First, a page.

A bush with orange and yellow flowers against a background of blue sky

Multicolor flowers–a pollinator training strategy
Director Lew Feldman

On a recent walk through the Garden I observed the multicolored flowers of marmalade bush (Streptosolen jamesonii), shown above in the South American area. This plant is fascinating in that the flowers change color after they have been pollinated. We now know that plants evolved multicolored flowers as a trait for attracting pollinators.

Recognition of the role of multicolored flowers as cues for attracting pollinators was first noted in the 19thcentury and is now known to occur in a variety of genera such as in Hibiscus and Lantana.

In 1877 Charles Darwin, renowned British naturalist, received a letter from his colleague, Fritz Müller, commenting on the multicolored flowers of a Lantana growing in the Brazilian forest.

“We have here a Lantana, the flowers of which last for three days,

being yellow on the first, orange on the second and purple of the third day.

This plant is visited by various butterflies. As far as I have seen, the purple

flowers are never touched. Some species inserted their proboscis both into

yellow and orange flowers; others, as far as I have hitherto observed,

exclusively into the yellow flowers of the first day. This is, I think a rather

 interesting case. If the flowers fell off at the end of the first day the

 inflorescence would be much less conspicuous; if they did not

change their color much time would be lost by the butterflies inserting

their proboscis in already fertilized flowers.”

Lantana inflorescence on the left showing outer ring of orange, formerly yellow flowers, surrounding an inner ring of yellow, more recently opened flowers. Compare the inflorescence on the left with the Lantana pictured on the right, in which the most recently opened (newest) flowers occupying the outer ring are yellow.

Müller’s observations and thinking are supported by recent work that shows that many species’ floral color change is related to nectar production and to a very strong scent. By offering rewards (nectar) in flowers of specific colors (yellow, in the case of Lantana) plants can direct, and train pollinators to visit flowers which have not yet been pollinated, thereby avoiding old, sometimes non-reproductive flowers, and thus increasing pollination efficiency.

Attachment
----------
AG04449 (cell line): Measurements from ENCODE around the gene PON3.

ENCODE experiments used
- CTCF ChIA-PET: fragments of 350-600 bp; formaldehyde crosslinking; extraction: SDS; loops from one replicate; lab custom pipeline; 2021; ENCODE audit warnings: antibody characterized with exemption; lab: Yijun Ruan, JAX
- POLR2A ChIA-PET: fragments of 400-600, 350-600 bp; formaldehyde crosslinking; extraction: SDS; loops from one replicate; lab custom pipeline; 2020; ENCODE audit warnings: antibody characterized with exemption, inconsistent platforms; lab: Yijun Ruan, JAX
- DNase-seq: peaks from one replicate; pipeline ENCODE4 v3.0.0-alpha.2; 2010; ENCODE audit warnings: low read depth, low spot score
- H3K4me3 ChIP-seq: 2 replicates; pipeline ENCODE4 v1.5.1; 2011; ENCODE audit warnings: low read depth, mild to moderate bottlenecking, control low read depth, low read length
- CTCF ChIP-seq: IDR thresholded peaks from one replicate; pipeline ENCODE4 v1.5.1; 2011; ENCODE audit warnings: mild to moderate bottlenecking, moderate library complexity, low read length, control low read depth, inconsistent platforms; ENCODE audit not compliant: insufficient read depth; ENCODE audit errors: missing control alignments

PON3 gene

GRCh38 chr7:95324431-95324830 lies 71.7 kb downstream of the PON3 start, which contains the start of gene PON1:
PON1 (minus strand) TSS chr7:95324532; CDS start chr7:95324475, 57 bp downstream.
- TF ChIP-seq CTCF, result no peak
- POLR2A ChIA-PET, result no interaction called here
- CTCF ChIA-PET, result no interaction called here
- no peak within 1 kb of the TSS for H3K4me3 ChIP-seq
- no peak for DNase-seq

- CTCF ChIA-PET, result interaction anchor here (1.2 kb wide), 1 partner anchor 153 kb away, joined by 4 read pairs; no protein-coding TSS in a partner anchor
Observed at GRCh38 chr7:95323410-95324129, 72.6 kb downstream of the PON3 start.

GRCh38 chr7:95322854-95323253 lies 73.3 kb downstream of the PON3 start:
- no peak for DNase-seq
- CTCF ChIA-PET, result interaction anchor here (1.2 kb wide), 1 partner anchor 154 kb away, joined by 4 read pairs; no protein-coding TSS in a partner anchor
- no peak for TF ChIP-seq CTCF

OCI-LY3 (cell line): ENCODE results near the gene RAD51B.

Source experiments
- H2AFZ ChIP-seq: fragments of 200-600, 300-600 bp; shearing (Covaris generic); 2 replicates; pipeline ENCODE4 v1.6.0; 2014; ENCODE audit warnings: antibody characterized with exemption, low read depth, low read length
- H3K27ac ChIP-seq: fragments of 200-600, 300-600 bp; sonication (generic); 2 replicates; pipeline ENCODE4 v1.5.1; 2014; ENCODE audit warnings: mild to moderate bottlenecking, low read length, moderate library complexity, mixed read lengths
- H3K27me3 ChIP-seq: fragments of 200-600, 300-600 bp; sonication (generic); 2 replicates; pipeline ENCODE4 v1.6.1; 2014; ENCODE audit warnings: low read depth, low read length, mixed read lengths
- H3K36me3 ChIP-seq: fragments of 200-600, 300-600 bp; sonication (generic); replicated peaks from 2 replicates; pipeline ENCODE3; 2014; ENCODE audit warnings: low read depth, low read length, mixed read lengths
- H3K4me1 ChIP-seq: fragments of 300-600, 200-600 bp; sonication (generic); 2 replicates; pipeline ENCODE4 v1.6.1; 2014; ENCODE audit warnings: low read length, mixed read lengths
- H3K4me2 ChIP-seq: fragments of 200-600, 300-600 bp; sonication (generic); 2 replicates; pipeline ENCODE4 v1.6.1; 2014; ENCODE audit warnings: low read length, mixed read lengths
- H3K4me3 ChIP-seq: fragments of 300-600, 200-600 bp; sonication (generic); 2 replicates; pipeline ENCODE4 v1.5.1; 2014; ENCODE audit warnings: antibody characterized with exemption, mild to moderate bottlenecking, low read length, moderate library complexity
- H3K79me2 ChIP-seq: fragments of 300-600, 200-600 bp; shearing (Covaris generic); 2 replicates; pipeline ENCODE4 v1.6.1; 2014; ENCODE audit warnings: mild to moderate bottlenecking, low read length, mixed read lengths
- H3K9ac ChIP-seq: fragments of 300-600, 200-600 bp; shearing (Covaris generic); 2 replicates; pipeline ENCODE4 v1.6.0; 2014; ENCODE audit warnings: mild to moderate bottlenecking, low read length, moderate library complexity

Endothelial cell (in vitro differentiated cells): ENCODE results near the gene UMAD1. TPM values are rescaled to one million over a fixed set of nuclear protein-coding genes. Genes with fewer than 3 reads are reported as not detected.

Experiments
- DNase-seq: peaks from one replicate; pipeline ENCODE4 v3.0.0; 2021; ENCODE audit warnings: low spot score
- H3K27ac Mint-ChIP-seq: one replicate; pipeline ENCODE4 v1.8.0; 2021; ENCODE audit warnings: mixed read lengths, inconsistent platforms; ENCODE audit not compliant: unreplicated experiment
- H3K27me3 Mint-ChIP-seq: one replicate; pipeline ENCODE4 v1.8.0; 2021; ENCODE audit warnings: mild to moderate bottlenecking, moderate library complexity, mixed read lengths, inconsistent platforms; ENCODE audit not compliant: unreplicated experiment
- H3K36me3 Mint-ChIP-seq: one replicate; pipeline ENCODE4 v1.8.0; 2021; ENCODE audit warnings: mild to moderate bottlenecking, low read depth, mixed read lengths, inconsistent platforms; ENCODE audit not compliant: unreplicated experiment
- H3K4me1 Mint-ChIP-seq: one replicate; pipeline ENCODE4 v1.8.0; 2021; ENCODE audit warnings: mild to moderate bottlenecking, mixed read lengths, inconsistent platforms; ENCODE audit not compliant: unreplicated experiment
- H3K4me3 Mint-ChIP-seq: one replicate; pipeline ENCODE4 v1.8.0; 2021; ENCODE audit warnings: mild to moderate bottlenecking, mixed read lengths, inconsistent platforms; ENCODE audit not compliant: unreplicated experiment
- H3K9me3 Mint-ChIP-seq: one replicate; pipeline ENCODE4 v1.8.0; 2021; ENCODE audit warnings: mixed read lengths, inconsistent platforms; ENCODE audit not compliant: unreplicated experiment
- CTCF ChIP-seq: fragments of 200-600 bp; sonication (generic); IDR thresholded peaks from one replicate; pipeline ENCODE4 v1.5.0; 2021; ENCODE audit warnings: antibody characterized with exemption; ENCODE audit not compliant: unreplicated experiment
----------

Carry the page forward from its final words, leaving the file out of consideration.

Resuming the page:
Enticing pollinators to stick around
Coupled with the visual cues of color, the volume of nectar contained in a flower, along with specific floral smells, are offered by the plant to attract the right pollinator at the time the flowers are sexually mature. Potentially this can influence the length of time a pollinator will visit a particular plant.

In summary, plants have evolved traits that enable them to influence directly the behavior and movement of pollinators, thereby increasing pollination efficiency. Floral color change is now recognized as a special pollination strategy.

For additional reading:

  1. R. Weiss. Floral color changes as cues for pollinators. 1991. Nature 354, 227-229.
  2. R. Weiss and B. B. Lamont. Floral color change and insect pollination: a dynamic relationship. 2013. Israel Journal of Plant Sciences 45:2-3, 185-199
© 2022 UC Botanical Garden at Berkeley